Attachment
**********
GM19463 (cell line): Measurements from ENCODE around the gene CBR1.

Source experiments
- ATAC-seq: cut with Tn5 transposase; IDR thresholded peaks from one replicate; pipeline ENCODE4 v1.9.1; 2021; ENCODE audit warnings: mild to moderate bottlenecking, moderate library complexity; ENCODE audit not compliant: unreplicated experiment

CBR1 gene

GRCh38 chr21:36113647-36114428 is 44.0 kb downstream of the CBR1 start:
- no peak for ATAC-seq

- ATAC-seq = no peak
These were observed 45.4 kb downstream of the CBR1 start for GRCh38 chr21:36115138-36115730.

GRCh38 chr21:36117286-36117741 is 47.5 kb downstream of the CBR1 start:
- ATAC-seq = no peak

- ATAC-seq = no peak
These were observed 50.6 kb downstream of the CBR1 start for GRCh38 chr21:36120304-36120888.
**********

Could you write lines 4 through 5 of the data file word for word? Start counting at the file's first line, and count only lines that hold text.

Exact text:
CBR1 gene

GRCh38 chr21:36113647-36114428 is 44.0 kb downstream of the CBR1 start: